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European Parliament Becomes First Legislature to Censure UNRWA Over Antisemitic Hatred Taught in Palestinian Schools

avatar by Algemeiner Staff

Palestinian students raise their hands in a school run by UNRWA. Photo: UN / Shareef Sarhan.

The European Parliament on Wednesday passed a resolution expressing concern at the “hate speech and violence” taught in Palestinian schools run by the United Nations Relief and Works Agency (UNRWA) — the UN refugee agency dedicated exclusively to the descendants of the original Palestinian refugees from Israel’s 1947-48 War of Independence.

The resolution was part of the European Union’s annual budgetary procedure which scrutinizes how European taxpayer funds have been spent through projects carried out by the EU.

Among the demands of the resolution was that “UNRWA acts in full transparency and publishes in an open-source platform all its educational materials for teachers and students, as well as its reviews of host country textbooks used to ensure that content adheres to UN values and does not encourage hatred.” It urged that EU funding “be made conditional on educational material and course content complying with UNESCO standards of peace, tolerance, coexistence, and non-violence.”

IMPACT-se, an Israeli research organization that monitors school curriculums throughout the Middle East, said in a statement on Wednesday that the legislation had been spurred by its recent reports on the hateful antisemitic content taught in UNRWA schools.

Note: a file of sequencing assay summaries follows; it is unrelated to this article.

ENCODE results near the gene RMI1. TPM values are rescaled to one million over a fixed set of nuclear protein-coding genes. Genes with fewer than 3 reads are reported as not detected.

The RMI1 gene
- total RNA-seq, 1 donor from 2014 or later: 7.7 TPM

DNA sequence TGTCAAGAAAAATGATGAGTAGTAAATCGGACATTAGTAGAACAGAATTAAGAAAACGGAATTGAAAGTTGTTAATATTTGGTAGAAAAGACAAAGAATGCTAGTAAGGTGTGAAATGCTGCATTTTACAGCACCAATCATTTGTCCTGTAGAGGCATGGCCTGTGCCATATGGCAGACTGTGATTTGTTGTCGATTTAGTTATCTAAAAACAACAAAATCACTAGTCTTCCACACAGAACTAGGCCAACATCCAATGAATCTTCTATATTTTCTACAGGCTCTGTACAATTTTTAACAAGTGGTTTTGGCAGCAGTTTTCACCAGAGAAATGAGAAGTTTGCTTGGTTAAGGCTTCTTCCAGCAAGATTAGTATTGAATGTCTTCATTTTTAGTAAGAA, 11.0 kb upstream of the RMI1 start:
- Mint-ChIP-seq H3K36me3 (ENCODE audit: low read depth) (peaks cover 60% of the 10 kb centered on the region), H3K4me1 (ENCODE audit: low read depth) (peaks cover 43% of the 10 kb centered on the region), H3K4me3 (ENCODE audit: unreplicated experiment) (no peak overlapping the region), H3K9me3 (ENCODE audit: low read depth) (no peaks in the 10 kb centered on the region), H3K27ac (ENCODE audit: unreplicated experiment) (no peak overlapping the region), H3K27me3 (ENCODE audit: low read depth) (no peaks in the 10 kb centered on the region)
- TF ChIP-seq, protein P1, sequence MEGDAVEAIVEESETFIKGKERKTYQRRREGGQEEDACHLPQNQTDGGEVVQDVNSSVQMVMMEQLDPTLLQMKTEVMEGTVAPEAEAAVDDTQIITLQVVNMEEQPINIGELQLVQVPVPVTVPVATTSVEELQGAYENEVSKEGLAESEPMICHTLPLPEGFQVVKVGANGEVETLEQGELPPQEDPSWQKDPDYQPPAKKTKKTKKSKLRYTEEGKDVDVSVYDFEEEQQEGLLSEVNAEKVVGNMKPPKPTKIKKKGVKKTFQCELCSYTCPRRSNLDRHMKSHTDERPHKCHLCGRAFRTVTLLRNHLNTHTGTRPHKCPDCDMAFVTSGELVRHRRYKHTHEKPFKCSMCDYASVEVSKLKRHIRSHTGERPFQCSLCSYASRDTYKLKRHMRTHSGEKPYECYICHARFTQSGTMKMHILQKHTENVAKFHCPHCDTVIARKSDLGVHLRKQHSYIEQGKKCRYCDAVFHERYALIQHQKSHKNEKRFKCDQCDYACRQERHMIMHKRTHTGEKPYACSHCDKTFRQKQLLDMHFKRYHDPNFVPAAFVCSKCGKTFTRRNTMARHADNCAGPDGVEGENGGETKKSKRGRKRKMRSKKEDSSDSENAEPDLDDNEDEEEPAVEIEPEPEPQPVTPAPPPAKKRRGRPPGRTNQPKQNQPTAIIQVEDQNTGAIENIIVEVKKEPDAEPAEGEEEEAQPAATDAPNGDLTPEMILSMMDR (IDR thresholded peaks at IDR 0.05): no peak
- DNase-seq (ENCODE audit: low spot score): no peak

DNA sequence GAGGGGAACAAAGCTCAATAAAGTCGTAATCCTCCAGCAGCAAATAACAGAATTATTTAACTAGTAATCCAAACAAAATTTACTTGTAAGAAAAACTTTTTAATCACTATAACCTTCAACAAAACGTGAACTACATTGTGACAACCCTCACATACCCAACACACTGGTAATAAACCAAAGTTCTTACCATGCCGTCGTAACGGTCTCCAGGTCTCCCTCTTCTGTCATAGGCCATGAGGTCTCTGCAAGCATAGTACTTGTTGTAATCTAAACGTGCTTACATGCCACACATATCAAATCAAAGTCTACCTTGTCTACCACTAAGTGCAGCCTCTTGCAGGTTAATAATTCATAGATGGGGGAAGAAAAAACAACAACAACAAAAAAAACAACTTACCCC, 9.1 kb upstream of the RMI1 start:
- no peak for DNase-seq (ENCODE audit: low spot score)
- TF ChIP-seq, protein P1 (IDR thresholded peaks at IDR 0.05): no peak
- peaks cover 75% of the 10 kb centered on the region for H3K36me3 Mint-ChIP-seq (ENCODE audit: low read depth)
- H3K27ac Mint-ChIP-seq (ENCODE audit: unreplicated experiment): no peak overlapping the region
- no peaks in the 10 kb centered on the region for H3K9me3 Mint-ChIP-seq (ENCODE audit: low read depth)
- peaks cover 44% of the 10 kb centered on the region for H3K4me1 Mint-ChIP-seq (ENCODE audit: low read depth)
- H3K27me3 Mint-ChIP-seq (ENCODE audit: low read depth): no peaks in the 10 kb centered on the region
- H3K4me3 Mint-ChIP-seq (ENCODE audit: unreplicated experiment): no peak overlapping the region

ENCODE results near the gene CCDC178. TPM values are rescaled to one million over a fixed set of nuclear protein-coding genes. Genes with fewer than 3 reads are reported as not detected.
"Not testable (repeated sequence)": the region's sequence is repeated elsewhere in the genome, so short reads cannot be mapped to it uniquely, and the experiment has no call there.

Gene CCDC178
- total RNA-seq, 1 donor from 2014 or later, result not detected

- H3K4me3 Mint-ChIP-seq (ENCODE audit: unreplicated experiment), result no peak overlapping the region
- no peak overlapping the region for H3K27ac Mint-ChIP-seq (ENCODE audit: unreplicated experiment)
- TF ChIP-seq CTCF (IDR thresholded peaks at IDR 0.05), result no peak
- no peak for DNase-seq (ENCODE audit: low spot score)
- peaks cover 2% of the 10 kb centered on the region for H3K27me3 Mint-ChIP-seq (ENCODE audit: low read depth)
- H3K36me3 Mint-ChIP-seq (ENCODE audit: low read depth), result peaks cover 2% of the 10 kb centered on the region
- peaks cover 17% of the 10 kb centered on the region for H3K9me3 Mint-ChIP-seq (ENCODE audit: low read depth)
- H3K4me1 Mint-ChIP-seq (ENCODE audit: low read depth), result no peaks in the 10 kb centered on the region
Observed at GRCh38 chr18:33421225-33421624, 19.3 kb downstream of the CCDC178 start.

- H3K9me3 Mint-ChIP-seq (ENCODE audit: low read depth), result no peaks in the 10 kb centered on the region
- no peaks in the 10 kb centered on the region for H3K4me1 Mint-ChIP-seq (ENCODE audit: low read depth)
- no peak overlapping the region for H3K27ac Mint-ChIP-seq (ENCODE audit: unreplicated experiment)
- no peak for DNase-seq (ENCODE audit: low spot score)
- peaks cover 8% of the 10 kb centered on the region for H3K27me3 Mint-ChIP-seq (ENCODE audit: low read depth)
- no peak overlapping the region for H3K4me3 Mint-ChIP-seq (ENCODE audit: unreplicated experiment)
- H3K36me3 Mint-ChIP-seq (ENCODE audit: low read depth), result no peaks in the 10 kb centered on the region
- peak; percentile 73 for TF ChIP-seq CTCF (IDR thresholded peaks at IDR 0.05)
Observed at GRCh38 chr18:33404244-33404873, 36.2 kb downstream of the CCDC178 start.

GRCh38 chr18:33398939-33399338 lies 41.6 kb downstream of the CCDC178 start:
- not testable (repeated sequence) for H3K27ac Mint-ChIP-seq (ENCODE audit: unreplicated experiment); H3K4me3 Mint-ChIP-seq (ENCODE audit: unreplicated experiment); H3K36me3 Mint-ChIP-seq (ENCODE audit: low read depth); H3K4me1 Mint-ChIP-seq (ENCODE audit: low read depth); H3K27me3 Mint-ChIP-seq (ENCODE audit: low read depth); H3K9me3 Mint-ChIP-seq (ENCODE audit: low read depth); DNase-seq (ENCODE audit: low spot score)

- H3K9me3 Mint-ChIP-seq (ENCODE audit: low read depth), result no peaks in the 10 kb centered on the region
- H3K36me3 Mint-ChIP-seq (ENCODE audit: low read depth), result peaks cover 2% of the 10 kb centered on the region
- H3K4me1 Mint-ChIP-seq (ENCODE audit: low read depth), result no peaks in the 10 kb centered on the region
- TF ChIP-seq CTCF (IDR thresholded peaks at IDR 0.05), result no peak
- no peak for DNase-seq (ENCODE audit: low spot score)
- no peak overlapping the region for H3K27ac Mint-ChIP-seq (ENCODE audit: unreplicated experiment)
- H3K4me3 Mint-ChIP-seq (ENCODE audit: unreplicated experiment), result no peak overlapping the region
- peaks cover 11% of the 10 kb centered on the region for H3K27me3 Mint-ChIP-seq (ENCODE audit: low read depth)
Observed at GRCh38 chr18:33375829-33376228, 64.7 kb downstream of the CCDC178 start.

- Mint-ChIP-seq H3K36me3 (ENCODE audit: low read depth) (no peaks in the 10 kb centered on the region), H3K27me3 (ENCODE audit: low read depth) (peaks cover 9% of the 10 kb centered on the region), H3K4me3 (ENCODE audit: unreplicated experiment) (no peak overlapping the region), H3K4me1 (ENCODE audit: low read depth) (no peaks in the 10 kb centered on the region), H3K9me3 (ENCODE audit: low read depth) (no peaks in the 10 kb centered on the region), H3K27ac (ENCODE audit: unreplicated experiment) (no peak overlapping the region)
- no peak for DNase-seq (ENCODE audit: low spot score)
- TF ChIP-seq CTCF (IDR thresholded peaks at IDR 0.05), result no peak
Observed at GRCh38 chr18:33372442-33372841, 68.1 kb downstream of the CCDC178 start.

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The organization’s CEO, Marcus Sheff, said that “the European Parliament has shown the way for all those who do not want to write blank checks to this deeply flawed organization.”

“It is crystal clear that an external audit of UNRWA’s teaching materials is necessary before millions of taxpayer dollars are transferred to finance the daily radicalization of children,” Sheff said.

Sheff also noted that the European Parliament’s resolution was “the very first time a legislature has stepped up and said to UNRWA, ‘enough’.”

One parliamentarian who campaigned for the resolution’s passage declared that the EU’s legislative body had sent an unmistakable signal to UNRWA and to Palestinian leaders.

“I think it is important that the European Parliament sent a clear message today that it firmly rejects the presence of hate speech and violence in Palestinian school textbooks, taught and used by UNRWA,” said Miriam Lexmann, a representative of the European People’s Party (EPP) and a member of parliament’s Foreign Affairs Committee.

“A peaceful resolution to the Palestinian-Israeli conflict can only be achieved through educating societies to live in peace with one another and with cultural tolerance,” Lexmann said.

Wednesday’s vote followed a separate decision on Tuesday night by the European Parliament that no EU funds can be allocated or linked to any cause or form of terrorism or religious and political radicalization. In another first, it called on the European Commission to ensure the EU funds are proactively recovered, and that recipients involved in terror are excluded from any future EU funding.

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